Women and Kidney Disease: Reflections on World Kidney Day 2018

Women and Kidney Disease: Reflections on World Kidney Day 2018 Chronic kidney disease aff ects approximately 10% of the world's adult population: it is within the top 20 causes of death worldwide, and its impact on patients and their families can be devastating. World Kidney Day and International Women's Day in 2018 coincide, thus off ering an opportunity to refl ect on the importance of women's health and specifically their kidney health, on the community, and the next generations, as well as to strive to be more curious about the unique aspects of kidney disease in women so that we may apply those learnings more broadly. Girls and women, who make up approximately 50% of the world's population, are important contributors to society and their families. Sex diff erences continue to exist around the world in access to education, medical care, and participation in clinical studies. Pregnancy is a unique state for women, off ering an opportunity for diagnosis of kidney disease, but also a state in which acute and chronic kidney diseases may manifest, and which may impact future generations with respect to kidney health. There are various autoimmune and other conditions that are more likely to impact women with profound consequences for child bearing, and on the fetus. Women have diff erent complications on dialysis than men and are more likely to be donors than recipients of kidney transplants.In this editorial, we focus on what we do and do not know about women, kidney health, and kidney disease, and what we might learn in the future to improve outcomes worldwide. http://www.deepdyve.com/assets/images/DeepDyve-Logo-lg.png Journal of Hypertension Wolters Kluwer Health

Women and Kidney Disease: Reflections on World Kidney Day 2018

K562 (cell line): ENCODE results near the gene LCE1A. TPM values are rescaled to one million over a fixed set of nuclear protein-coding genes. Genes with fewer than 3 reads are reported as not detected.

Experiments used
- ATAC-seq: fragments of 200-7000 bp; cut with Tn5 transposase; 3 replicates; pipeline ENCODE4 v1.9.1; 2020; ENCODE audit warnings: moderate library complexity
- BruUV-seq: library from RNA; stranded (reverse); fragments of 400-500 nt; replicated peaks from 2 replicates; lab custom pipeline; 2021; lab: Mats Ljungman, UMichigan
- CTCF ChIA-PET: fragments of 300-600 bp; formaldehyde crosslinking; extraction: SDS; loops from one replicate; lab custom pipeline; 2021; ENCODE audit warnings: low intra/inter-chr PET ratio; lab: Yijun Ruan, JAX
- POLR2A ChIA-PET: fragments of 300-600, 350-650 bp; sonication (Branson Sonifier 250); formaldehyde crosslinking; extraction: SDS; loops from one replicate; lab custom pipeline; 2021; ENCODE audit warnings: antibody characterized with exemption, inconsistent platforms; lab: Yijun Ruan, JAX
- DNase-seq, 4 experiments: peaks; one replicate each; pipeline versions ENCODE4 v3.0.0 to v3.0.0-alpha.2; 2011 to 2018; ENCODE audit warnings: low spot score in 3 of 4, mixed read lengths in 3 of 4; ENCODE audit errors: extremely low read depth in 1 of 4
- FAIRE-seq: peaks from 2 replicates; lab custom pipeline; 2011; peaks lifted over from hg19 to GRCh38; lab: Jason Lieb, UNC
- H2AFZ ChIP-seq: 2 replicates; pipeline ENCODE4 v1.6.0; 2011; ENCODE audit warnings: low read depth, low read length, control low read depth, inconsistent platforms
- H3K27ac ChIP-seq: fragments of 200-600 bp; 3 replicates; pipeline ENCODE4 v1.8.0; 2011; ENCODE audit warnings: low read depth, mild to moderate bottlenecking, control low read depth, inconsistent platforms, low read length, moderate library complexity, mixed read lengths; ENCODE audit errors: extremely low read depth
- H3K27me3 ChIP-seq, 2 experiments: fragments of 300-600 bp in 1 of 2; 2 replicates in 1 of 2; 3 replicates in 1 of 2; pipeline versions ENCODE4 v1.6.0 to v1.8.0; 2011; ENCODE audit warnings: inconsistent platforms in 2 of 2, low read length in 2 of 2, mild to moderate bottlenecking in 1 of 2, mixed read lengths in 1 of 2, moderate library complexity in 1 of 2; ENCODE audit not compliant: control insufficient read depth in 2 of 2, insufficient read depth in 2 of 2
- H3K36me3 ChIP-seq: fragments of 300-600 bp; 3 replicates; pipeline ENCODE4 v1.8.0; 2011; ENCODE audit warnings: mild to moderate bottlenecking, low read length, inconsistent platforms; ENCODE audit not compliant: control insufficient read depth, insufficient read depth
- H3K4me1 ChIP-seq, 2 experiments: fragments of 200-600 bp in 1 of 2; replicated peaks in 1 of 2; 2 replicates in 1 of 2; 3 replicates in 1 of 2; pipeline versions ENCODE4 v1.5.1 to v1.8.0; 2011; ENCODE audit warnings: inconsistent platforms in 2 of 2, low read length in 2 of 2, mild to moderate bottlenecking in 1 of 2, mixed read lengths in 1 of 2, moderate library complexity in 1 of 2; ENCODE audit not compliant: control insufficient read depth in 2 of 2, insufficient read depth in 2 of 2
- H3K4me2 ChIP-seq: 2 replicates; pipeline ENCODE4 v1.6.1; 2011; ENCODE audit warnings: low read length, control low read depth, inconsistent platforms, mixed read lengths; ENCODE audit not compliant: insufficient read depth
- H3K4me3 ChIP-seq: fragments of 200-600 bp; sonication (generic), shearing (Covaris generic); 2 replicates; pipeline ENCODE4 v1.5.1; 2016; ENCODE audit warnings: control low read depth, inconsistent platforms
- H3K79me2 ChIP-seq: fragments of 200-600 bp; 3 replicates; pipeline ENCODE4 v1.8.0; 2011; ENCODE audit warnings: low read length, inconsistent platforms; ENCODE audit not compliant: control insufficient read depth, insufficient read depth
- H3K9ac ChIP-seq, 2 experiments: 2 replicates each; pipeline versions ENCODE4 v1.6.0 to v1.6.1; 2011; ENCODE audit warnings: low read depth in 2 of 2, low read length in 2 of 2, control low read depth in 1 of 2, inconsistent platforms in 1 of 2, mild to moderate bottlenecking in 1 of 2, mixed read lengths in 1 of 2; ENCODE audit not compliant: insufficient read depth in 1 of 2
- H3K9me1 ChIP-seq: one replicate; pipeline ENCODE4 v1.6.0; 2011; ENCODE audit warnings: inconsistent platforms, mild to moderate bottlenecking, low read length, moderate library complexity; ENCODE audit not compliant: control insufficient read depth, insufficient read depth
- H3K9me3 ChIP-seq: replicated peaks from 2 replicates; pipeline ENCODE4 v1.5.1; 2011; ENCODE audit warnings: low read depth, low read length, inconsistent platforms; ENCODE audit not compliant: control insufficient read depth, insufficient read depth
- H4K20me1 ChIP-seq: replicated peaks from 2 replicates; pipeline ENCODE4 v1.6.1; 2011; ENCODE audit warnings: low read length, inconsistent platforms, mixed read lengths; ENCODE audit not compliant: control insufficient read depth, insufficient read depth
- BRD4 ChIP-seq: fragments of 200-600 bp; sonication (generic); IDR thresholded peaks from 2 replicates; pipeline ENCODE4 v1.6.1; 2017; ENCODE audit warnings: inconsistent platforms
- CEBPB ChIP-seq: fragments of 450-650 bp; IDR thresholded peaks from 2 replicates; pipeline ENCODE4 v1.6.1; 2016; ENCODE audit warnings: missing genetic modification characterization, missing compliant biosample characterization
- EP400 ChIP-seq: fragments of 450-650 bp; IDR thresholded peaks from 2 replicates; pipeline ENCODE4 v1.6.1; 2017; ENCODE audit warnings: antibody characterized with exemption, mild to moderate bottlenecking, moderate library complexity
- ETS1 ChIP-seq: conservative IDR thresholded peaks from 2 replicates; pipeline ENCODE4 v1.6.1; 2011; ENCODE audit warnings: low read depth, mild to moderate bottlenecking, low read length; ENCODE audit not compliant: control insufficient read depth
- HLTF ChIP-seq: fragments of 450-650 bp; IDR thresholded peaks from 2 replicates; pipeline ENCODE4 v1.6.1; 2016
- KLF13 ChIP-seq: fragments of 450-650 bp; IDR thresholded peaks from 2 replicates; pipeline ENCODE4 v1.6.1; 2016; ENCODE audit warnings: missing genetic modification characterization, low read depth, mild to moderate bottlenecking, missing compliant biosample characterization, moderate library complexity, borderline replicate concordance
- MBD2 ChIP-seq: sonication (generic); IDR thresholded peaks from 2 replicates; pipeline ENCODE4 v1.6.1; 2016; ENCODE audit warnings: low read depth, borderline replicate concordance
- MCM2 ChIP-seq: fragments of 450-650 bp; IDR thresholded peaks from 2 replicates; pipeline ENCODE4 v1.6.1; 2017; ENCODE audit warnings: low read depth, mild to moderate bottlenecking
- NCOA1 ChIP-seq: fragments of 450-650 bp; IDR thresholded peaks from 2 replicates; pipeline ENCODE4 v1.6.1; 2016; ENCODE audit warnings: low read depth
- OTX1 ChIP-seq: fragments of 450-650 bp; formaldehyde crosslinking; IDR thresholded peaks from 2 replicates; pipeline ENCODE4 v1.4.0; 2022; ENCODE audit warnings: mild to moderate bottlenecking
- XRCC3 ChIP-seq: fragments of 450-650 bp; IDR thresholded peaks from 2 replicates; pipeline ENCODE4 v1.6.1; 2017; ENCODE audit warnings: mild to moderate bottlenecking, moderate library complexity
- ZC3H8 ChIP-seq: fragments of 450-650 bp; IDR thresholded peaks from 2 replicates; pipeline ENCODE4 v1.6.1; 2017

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Publisher
Wolters Kluwer
Copyright
Copyright © 2018 Wolters Kluwer Health, Inc. All rights reserved.
ISSN
0263-6352
eISSN
1473-5598
D.O.I.
10.1097/HJH.0000000000001662
Publisher site
See Article on Publisher Site

Abstract

Chronic kidney disease aff ects approximately 10% of the world's adult population: it is within the top 20 causes of death worldwide, and its impact on patients and their families can be devastating. World Kidney Day and International Women's Day in 2018 coincide, thus off ering an opportunity to refl ect on the importance of women's health and specifically their kidney health, on the community, and the next generations, as well as to strive to be more curious about the unique aspects of kidney disease in women so that we may apply those learnings more broadly. Girls and women, who make up approximately 50% of the world's population, are important contributors to society and their families. Sex diff erences continue to exist around the world in access to education, medical care, and participation in clinical studies. Pregnancy is a unique state for women, off ering an opportunity for diagnosis of kidney disease, but also a state in which acute and chronic kidney diseases may manifest, and which may impact future generations with respect to kidney health. There are various autoimmune and other conditions that are more likely to impact women with profound consequences for child bearing, and on the fetus. Women have diff erent complications on dialysis than men and are more likely to be donors than recipients of kidney transplants.In this editorial, we focus on what we do and do not know about women, kidney health, and kidney disease, and what we might learn in the future to improve outcomes worldwide.

Journal

Journal of HypertensionWolters Kluwer Health

Published: Mar 1, 2018

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